Martin Horn, NY City Corrections Commissioner, voices a similar concern. “We are creating a culture of imprisonment; we are turbo-charging whatever is going wrong in those young people’s lives.”
In addition to the great human toll of incarceration, $68 billion of our taxpayer dollars has been committed to pay for this travesty.
In the past two decades, state general fund spending on corrections increased by more than 300%, outpacing other essential government services like education, transportation, and public assistance.
But things may finally be looking up. We are simply too broke to keep locking people up.
Incarceration rates in 30 states declined last year. Could this be an indication that the $22,000 per year spent on housing prisoners is starting to outweigh the benefits?
The U.S. has constructed a massively bureaucratic justice system that feeds off the missteps of its citizens, a system that it can no longer afford. As a result, new systems are coming to light.
Restorative Justice is one such approach where offenders are brought into the same room with the people they harmed and encouraged to take responsibility for their actions. Sometimes they agree to repair or pay for the damage, return stolen money, or perform community service.
In Longmont, Colorado, Chief of Police Mike Butler has been a pioneer in Restorative Justice techniques, applying it in more than 1,200 cases with an amazing 90% success rate.
“We work with people before the lawyers get involved and before they enter the courts,” says Butler. “By doing this, we have been able to eliminate most of the costs and give the offenders a reasonable shot at turning their life around.”
These offenders are given a chance to meet with their victims and community members in a respectful process where they can learn the full impact of their crime and agree to repair their harm. On average 90% complete their agreements and are welcomed back to the community. Its a far different model than the old school idea of just “lock ’em up!”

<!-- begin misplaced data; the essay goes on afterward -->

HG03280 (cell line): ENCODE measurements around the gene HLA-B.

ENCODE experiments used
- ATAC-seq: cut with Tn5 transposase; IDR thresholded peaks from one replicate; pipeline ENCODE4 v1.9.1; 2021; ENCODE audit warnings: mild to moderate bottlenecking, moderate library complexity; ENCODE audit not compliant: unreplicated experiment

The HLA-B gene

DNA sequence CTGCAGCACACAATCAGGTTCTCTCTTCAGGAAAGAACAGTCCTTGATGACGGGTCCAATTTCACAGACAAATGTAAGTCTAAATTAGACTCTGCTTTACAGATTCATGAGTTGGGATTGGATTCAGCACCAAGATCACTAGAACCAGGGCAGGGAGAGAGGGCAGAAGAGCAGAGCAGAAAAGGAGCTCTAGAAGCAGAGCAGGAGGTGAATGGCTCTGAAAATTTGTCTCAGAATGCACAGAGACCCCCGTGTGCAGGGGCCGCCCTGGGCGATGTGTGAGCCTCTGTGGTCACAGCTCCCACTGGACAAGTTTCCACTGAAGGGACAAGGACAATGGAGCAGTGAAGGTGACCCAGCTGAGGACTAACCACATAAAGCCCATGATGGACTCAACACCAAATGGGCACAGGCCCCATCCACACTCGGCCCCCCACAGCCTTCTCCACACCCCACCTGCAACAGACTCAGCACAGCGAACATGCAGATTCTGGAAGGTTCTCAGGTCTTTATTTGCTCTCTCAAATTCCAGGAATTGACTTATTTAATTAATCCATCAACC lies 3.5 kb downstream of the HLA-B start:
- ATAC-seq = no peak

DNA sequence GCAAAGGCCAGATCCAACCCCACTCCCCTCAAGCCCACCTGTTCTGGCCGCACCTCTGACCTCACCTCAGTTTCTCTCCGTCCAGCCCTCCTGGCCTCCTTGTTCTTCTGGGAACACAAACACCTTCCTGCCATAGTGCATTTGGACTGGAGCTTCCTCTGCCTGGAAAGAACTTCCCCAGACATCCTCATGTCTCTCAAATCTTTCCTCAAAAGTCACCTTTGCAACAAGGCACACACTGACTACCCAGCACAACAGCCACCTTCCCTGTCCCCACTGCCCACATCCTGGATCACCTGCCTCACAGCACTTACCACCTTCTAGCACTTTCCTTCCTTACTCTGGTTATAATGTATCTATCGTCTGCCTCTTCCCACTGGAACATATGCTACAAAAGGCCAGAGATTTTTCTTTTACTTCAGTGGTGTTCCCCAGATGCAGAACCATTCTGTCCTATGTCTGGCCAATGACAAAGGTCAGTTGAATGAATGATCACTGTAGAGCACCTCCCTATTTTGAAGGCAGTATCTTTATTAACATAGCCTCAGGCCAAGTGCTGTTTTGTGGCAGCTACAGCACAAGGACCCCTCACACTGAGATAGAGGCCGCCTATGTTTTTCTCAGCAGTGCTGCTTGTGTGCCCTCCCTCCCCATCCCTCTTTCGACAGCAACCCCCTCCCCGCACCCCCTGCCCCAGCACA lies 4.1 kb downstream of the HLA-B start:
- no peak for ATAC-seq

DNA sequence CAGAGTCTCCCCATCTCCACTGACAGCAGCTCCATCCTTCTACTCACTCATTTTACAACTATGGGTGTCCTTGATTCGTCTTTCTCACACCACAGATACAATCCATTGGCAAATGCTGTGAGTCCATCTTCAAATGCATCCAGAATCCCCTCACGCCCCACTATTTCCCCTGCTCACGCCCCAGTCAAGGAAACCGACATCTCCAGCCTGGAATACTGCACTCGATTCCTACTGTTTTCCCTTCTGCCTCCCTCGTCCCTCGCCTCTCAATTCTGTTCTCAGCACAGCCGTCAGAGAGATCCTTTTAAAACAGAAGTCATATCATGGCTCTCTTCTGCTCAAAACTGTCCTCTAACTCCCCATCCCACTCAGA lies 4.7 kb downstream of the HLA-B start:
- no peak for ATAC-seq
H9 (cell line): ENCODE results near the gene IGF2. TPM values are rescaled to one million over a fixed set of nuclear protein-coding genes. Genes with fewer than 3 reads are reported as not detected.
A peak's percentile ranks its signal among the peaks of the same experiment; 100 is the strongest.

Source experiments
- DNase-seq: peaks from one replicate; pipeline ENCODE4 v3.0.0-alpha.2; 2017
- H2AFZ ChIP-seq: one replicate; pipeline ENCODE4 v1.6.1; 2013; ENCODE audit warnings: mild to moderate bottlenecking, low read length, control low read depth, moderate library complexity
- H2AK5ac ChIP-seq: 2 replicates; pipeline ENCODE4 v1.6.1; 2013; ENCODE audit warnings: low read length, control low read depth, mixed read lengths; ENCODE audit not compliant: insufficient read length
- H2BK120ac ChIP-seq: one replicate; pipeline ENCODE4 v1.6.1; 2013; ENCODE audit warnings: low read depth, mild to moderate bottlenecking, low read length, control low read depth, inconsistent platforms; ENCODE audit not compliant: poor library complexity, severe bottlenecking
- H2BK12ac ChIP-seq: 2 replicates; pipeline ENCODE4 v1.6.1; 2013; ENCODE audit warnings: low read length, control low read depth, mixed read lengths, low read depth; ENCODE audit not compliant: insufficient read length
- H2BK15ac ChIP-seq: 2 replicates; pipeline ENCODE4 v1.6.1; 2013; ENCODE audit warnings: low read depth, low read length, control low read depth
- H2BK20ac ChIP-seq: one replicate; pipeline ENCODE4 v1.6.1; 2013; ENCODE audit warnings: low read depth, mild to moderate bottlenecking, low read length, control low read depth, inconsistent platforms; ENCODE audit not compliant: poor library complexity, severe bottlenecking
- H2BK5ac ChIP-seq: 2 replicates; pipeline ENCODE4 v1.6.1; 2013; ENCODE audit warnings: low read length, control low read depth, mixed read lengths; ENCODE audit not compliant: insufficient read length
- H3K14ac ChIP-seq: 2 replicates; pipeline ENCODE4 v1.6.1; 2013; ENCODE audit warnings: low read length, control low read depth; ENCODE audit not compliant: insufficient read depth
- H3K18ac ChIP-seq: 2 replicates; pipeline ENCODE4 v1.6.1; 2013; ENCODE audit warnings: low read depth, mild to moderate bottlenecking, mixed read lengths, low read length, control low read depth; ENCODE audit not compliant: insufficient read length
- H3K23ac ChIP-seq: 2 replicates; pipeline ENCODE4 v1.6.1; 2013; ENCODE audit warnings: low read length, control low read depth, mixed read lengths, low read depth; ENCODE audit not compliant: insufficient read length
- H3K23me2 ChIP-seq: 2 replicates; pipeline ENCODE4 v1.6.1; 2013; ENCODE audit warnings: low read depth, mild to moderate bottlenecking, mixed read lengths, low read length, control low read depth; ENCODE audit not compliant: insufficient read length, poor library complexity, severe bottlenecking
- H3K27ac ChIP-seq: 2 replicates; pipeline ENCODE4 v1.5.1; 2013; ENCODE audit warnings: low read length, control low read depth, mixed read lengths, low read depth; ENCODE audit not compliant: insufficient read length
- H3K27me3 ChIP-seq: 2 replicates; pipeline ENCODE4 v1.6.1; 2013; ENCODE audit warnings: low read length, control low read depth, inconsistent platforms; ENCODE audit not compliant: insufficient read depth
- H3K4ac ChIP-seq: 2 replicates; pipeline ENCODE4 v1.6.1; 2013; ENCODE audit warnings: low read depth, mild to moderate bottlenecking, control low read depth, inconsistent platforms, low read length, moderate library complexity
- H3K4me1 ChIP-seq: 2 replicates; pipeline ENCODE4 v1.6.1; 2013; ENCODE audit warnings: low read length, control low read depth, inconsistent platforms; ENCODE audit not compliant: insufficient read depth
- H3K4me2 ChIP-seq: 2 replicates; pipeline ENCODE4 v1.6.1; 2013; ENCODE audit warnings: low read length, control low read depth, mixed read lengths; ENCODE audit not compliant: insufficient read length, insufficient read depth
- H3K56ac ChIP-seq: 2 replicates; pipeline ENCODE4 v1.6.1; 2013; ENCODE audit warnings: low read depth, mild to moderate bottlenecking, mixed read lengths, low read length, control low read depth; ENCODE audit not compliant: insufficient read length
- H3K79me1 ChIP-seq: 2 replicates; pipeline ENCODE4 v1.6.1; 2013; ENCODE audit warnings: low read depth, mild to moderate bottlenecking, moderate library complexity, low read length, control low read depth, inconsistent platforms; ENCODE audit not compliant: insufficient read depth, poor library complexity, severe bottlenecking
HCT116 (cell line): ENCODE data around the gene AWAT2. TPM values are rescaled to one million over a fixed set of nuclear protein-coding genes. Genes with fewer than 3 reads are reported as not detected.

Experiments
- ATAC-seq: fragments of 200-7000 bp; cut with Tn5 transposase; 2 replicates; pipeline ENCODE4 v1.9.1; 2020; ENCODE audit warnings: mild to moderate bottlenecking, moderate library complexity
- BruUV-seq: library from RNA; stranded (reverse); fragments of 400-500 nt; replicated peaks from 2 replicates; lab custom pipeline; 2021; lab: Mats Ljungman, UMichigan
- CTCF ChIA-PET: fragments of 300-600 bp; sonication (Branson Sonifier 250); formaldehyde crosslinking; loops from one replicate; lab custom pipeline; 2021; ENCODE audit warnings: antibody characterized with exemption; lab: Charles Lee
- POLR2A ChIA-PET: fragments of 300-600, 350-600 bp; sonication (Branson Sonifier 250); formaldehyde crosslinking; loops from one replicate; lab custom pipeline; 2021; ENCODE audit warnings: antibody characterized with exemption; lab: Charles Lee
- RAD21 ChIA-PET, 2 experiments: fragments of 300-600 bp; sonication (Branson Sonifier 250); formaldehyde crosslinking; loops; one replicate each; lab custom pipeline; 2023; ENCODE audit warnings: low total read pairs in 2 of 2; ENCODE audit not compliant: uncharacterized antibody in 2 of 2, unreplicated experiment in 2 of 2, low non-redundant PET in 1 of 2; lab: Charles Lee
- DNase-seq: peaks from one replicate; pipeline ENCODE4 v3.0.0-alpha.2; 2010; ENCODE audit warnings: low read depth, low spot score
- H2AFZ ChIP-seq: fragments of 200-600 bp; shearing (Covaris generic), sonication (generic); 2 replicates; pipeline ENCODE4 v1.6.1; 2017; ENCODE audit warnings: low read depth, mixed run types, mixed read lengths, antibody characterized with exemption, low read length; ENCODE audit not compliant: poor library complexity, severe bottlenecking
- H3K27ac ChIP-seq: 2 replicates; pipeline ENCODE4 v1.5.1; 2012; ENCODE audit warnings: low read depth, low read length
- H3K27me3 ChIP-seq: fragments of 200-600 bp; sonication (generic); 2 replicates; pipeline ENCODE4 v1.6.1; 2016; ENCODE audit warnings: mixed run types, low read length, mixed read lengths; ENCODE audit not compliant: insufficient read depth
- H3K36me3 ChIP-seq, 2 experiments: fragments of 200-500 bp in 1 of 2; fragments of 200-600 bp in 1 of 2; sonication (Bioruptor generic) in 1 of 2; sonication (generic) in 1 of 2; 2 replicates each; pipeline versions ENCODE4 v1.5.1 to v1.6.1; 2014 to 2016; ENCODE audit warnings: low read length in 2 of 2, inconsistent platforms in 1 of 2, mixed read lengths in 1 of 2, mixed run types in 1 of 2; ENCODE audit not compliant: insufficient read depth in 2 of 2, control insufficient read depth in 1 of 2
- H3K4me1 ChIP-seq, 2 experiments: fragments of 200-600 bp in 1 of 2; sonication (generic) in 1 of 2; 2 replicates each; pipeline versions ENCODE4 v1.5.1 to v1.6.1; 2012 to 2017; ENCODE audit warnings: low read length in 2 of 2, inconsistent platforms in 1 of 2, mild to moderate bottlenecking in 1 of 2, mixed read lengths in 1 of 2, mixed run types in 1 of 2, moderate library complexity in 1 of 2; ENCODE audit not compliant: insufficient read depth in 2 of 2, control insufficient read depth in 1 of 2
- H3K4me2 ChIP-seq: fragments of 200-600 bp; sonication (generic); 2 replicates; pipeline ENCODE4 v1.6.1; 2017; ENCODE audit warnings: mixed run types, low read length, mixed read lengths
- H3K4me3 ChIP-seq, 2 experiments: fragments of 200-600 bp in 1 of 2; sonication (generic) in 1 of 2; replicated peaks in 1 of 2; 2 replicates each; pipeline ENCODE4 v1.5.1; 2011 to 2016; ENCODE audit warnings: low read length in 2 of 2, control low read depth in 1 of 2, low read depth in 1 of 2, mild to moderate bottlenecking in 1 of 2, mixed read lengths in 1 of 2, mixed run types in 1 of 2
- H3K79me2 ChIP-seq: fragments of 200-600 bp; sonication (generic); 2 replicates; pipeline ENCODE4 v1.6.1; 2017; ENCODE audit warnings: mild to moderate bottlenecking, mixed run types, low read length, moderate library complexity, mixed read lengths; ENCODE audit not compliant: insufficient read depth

Restorative Justice is a balance between the rights of offenders and the needs of victims. Perhaps better stated, it is a balance between the need to rehabilitate offenders and the duty to protect the public.
You might think it is dangerous to allow lawbreakers back into the community, yet the opposite appears to be true. The average re-arrest rate for offenders who participate in Longmont’s restorative justice program is 10%.
Compare that to the nearly 70% re-arrest rate for the national penal system. According to participant feedback data, every group engaged in the Longmont program – including victims, offenders, parents and community members – reported over 95% satisfaction with their restorative justice experience.
In restorative justice, because victims are heard and offenders repair the harm of their crime, they become higher functioning citizens able to work and make a contribution to their community, including paying their share of taxes.
So why hasn’t Restorative Justice caught on in a big way yet? My guess is that the current prison system has a lot of inertia and any changes will require the buy-in from everyone currently working inside the system. Barring any legislative changes, its just easier to maintain the status quo.
- Even though the signals are weak, the system is too broken to be maintained. Look for the U.S. prison population to decline by over 25% over the next ten years.
- Look for a significant defunding of the justice system and a radically new set of criteria for measuring success.
There will be major opportunities for those who can help unravel the present bureaucracy and help rethink the new system that will soon be created.
Since many of the people in the currently criminal justice system will be looking for new career paths, significant opportunities will be found in helping people through the transitions.
Prisoners who are released early through this process, and there will be many of them, represent a sizable labor force that can, and should, be put to good use.
Many existing prisons will be closed. These facilities will need to be converted into other uses.